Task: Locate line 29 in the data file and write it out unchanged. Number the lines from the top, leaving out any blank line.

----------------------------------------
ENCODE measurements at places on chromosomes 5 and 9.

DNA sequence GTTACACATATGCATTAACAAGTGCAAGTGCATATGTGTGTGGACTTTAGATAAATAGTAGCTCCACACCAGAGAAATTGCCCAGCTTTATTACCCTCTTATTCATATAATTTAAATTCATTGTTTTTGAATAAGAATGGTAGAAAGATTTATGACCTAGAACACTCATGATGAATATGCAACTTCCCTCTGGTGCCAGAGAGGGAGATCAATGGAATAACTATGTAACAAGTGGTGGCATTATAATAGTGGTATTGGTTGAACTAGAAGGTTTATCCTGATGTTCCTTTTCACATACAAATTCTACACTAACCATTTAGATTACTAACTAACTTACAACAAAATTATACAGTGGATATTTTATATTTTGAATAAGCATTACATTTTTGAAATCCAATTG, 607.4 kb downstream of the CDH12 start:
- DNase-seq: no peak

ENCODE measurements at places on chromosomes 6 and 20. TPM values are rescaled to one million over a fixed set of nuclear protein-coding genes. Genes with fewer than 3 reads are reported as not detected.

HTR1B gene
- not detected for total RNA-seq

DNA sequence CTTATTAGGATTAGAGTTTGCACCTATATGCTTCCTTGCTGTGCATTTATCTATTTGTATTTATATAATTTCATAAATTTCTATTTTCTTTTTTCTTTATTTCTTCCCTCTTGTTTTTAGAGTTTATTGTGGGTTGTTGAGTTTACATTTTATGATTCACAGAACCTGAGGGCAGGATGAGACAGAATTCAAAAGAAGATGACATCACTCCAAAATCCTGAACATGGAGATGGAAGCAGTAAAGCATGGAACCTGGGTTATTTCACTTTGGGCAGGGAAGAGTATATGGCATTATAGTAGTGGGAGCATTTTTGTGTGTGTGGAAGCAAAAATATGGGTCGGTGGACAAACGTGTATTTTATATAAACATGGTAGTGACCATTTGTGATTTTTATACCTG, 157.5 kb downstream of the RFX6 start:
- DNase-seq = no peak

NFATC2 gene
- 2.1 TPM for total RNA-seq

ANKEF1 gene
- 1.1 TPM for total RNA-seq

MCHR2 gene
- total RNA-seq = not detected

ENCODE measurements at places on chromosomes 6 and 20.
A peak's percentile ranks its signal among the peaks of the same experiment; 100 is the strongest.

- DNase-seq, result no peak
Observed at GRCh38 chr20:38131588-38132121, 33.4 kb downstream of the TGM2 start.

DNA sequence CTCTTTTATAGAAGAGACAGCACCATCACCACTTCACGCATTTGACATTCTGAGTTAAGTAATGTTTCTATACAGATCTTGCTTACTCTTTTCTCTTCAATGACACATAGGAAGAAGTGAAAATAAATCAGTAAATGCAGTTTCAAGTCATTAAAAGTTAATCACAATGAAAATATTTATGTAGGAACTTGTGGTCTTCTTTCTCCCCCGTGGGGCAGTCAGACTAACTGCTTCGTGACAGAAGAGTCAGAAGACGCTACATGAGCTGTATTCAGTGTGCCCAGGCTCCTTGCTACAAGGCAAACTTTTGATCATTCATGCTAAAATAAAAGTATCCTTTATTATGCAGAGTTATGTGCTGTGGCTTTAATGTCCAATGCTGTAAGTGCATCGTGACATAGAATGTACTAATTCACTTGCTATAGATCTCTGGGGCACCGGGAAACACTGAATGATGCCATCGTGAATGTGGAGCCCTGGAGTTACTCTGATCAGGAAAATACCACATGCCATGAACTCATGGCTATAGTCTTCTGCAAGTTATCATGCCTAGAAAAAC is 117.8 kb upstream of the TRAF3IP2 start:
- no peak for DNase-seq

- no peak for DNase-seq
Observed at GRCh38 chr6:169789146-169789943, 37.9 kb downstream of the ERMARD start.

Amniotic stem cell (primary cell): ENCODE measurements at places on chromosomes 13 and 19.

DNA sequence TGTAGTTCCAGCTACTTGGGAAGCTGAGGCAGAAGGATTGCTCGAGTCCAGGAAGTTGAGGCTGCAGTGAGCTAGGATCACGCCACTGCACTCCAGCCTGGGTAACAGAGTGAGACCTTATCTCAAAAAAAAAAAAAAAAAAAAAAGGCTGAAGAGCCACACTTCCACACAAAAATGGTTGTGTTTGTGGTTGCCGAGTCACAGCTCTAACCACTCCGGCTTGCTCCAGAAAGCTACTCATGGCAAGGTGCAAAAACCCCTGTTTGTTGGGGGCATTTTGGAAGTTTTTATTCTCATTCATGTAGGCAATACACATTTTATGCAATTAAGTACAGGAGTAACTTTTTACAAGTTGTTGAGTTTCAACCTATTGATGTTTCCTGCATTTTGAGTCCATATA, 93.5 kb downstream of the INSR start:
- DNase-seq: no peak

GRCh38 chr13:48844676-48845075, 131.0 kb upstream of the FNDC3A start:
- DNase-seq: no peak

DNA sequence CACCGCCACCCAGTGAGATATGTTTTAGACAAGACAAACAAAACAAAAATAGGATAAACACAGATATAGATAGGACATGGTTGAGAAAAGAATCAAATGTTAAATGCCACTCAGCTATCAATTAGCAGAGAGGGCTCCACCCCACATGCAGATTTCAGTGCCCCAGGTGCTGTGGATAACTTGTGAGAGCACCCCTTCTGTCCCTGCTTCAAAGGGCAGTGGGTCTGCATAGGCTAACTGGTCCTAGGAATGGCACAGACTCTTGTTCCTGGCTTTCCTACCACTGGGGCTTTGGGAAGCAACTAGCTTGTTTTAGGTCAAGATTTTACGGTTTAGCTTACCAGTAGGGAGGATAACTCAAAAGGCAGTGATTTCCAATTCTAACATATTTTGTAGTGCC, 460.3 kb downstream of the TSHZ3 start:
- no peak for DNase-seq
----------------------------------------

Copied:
- no peak for DNase-seq